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28 October 2008 @ 09:34 am
The Controversial Survey  
1. Do you have the guts to answer these questions and re-post as The Controversial Survey?
Gee, dunno the answer to that one...

2. Would you do meth if it was legal?
Nope, nope, nope, nope, nope.

3. Abortion: for or against it?
In favor of it being legal and accessible, worried about the implications of it being legal as we advance medical technology. Until we get to the point where a blastoma can be removed and mechanically fostered, the intervening advances make deciding what is alive and what is not much more difficult than some on both sides would lead you to believe.

4. Do you think the world would fail with a female president?
What a dumb question. Why is this controversial? No, no, no. Certain female candidates, maybe, but the same could be said for certain male candidates.

5. Do you believe in the death penalty?
In principle, yes. In execution (sorry), no. I think too many mistakes are made and the cost of avoiding those mistakes is greater than life imprisonment.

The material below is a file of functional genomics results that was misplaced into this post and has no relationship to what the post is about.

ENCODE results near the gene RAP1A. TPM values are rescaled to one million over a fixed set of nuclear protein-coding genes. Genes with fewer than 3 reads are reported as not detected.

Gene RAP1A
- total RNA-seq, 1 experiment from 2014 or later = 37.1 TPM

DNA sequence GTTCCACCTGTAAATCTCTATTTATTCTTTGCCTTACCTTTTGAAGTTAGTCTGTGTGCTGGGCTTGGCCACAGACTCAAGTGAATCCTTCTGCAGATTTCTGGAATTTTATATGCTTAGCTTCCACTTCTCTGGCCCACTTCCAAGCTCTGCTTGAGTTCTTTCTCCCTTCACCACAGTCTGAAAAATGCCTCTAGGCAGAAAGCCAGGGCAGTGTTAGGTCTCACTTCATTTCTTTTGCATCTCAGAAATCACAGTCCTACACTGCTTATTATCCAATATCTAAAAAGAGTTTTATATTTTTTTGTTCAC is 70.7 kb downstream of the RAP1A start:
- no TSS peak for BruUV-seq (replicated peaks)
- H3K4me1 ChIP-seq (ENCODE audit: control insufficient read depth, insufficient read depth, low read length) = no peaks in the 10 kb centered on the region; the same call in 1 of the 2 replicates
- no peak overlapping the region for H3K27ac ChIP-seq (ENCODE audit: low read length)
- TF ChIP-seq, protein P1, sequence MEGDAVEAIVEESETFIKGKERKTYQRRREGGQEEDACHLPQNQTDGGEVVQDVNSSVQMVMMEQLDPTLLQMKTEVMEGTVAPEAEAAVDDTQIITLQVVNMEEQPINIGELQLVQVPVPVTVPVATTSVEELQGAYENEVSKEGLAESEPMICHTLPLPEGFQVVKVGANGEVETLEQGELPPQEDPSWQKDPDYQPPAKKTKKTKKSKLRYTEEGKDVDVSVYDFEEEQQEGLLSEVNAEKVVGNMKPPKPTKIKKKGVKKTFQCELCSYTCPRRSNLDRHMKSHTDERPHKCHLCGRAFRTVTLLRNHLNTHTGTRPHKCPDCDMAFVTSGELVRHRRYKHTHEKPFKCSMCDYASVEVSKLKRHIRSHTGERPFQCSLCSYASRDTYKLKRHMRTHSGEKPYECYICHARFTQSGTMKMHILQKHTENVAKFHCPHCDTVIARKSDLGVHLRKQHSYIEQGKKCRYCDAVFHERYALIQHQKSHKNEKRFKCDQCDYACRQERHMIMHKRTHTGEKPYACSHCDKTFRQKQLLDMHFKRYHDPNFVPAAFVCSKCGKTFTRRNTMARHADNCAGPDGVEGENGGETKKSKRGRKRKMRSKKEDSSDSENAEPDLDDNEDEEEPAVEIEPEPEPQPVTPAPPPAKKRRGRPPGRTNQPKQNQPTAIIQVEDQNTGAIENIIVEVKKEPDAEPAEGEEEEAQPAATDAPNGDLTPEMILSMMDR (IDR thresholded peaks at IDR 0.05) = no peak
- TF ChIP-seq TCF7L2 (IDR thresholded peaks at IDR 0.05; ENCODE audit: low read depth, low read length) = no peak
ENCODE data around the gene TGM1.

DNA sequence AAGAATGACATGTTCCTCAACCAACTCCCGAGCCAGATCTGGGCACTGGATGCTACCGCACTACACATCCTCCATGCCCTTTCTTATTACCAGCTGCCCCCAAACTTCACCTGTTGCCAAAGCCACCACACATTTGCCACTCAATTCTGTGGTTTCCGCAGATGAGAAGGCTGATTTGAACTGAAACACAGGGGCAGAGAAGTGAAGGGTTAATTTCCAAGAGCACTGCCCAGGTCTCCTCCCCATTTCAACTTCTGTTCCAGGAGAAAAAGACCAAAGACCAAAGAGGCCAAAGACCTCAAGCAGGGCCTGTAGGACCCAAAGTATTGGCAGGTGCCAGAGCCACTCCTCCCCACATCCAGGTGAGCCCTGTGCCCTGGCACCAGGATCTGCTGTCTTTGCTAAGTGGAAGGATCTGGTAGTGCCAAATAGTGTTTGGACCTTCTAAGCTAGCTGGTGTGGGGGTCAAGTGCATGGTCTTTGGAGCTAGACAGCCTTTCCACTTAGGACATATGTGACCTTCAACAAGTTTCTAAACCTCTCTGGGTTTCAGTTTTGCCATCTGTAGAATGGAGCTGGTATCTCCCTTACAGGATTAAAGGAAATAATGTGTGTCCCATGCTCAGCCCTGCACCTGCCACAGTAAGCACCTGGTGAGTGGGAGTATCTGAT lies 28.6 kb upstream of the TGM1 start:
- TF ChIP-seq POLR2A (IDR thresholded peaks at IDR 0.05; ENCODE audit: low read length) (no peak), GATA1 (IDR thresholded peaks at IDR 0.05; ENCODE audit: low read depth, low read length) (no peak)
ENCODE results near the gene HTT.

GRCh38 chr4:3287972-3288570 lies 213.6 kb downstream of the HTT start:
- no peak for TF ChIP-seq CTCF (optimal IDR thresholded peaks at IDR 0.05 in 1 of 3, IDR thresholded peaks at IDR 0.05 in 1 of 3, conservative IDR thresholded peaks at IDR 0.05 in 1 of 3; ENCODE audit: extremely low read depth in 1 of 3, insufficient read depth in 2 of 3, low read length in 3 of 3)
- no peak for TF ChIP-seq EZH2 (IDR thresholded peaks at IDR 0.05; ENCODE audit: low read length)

6. Do you wish marijuana would be legalized already?

7. Are you for or against premarital sex?
For it when those involved are old enough to make good decisions about the risk.

8. Do you believe in God?
Yes, but not in the form of a hairy thunderer or cosmic muffin.

9. Do you think same sex marriage should be legalized?
Never understood the reasons against it. Really, though, I think all government laws should be changed to call any marriage, same- or opposite-sex, a civil union. If marriage is a religious thing, the government has no business defining it - only a social need to define the civil terms and conditions and benefits. Falls under the "fat chance" list of pie-in-the-sky legislation, though.

10. Do you think it's wrong that so many Hispanics are illegally moving to the USA?
I have nothing against immigration but illegal immigration is a problem. I have nothing against Latinos but am increasingly uncomfortable with having to learn Spanish to communicate in my own country at this late age. I have nothing against low wages for entry-level and extremely unskilled jobs, but I am against exploiting those who can't go to the authorities because of their immigration status.

Immigration is an issue that needs to be discussed and resolved logically, without the hysteria of the border protectionists or the bleeding hearts of the "we have to take care of the whole world" crowd.

11. A twelve year old girl has a baby, should she keep it?
I can't see how that works for anyone involved given today's expectations for girls (and boys) of that age. Hundreds of years ago, a 12-year-old girl would probably already have been involved in helping to raise 4-5 children younger than she, and someone would be expected to provide for her so she could do so with her own child. Today, that isn't the case, nor do I think it should be as it feeds into a "stay at home and make babies" mentality.